For those of us who buy old tools, one of the fantasies involves time travel. Wouldn’t it be cool to walk into a hardware store in the late 19th century and buy a new Stanley Bed Rock plane off the shelf? Or how about an entire set of chisels from James Swan?
Until we build a time machine, we’re just going to have to be satisfied with the work of Wiktor Kuc, who rebuilds hand drills to better-than-new glory.
Back in April I wrote a blog entry about a Millers Falls No. 5 that Kuc restored. Last week he loaned me a Millers Falls 2A for evaluation. I was so blown away by the tool, I had to show off some photos here on the blog. And I also decided to break the color barrier to do it.
And I wasn’t the only one who was impressed. This drill was sitting on my desk a few days ago when Publisher Steve Shanesy stopped by. He picked up the hand drill and had a confused look on his face.
“Did Millers Falls start making these again?” he asked. “This is incredible.”
Then Steve did what I did when I got the drill: He looked at the knurling on the chuck. I have a beloved 2A that I use all the time in my work and I thought my drill was minty. Apparently I don’t know minty. The chuck on Wiktor’s drill looks like it should still be covered in lubricant from the factory floor. It’s just that perfect.
The entire frame has been repainted and baked. Not a flake or worn spot can be found. The wooden parts have been replaced with new turned parts , plus new ferrules. The only evidence I can find on this drill that it is not 5 minutes old (instead of 40+ years old) is that the drive gear has the slightest evidence that it was once pockmarked by rust. The rust is gone, but the tiny pits remain, if you look close enough.
In use, the thing is as good as it looks. All the gears mesh tightly and the crank handle spins with very little effort thanks to the thorough de-gunking from Kuc.
Of course, there is an ethical issue here to be debated. When I posted my last blog entry I received a fair number of private e-mails from people who were worried that restoration work like this could easily get out of hand. That anything other than a gentle cleaning ruins a tool’s status with collectors. And even if it were a user tool in question, one should only do what it takes to get the tool running again. Removing the patina of use erases the tool’s beauty and the evidence of the craftsmen who used it before.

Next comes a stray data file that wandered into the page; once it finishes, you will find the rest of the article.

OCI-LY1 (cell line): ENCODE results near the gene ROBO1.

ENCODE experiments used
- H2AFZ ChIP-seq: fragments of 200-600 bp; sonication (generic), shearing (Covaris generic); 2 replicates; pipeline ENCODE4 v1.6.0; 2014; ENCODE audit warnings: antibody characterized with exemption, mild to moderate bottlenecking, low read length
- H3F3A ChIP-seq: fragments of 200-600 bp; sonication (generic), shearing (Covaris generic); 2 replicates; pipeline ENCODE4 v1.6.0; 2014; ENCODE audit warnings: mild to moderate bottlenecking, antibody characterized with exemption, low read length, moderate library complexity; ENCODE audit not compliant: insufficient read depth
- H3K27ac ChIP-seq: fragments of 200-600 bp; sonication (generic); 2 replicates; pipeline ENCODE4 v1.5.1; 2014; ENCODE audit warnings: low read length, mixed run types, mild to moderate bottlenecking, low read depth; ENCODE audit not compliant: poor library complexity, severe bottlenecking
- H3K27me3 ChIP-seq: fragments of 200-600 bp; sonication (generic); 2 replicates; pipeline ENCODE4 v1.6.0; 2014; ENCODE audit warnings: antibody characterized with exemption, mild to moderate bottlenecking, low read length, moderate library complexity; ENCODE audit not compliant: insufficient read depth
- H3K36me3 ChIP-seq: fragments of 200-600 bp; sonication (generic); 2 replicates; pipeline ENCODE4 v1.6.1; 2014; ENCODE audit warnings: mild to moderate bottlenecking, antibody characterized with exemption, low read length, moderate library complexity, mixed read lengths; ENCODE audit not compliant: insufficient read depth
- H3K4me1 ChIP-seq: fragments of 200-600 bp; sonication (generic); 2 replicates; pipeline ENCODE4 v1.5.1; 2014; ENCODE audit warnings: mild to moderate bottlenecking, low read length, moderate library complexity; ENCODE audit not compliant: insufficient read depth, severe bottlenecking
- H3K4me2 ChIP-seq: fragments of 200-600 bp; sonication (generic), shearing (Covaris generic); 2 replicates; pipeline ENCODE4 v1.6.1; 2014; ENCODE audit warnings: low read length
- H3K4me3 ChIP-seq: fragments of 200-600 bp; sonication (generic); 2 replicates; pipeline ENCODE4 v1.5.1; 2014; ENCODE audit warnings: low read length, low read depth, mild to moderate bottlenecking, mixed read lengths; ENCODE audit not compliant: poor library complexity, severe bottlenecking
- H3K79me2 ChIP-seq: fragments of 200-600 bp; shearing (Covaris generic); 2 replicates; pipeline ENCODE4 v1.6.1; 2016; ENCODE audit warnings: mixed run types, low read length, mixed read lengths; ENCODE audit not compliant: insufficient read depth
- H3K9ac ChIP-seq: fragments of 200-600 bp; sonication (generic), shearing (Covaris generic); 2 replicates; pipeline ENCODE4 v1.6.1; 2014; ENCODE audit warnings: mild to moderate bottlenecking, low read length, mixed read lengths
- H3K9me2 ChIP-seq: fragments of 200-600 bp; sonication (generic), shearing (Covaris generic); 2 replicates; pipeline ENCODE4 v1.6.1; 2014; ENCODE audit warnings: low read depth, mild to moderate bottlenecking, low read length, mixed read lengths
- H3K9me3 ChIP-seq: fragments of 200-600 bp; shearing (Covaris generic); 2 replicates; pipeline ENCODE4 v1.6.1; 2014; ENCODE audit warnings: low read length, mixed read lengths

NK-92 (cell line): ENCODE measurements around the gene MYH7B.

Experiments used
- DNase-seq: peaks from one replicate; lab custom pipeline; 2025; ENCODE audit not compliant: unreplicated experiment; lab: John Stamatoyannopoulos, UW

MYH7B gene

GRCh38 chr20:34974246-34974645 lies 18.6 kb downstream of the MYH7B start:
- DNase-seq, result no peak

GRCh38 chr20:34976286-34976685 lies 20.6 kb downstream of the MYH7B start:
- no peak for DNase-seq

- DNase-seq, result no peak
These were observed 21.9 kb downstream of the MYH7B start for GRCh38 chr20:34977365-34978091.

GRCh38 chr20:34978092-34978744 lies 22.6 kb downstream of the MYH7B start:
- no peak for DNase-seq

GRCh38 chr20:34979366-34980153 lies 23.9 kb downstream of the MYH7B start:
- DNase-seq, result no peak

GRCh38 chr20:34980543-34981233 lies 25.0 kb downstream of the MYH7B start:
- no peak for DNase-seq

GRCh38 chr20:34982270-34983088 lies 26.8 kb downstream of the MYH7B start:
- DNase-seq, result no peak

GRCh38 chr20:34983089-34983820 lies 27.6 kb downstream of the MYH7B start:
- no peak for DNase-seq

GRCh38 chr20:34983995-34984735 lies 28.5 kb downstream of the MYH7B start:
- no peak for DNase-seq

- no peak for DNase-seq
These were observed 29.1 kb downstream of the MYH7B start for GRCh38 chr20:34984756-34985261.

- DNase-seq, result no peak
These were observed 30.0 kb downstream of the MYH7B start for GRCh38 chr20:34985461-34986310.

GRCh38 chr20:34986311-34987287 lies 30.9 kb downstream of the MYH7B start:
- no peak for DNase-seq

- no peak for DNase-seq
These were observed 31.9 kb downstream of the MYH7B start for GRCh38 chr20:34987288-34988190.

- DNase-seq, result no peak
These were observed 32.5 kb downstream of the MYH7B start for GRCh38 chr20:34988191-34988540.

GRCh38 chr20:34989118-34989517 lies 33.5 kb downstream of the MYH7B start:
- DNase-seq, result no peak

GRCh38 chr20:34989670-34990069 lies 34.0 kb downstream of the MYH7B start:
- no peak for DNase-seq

These are good points that should be debated. Here’s my take: I see these drills at every tools sale and flea market I haunt. They show up on eBay like clockwork. As far as I know there are enough of these drills for 100 museums dedicated to the great hand drills of Millers Falls.
Even someone with Kuc’s work ethic shouldn’t be able to deplete our supply of Millers Falls drills.
And Kuc is providing a service that might not be obvious. I love old tools and their patina, but there are lots of customers who will buy only new tools. I once spent a half hour begging a guy to buy an old brace instead of a new one. No matter how excellent (and inexpensive) the old ones were, he had to buy new. And this guy isn’t alone.
So if you like old tools and want a vintage hand drill, here’s what you should do: Visit OldToolHeaven.com , the best site for researching Millers Falls products. Pick out a few of the drills you like and start haunting the flea markets and online auction sites. I guarantee you’ll find a decent drill for about $25 that will work with little or no restoration work on your part.
Or, if you like new and shiny, then visit WKTools.com and browse through his selection. Kuc has excellent taste in drills; I didn’t see any of the low-rent hand drills that were intended for light-duty on his site. Just the premium iron.
– Christopher Schwarz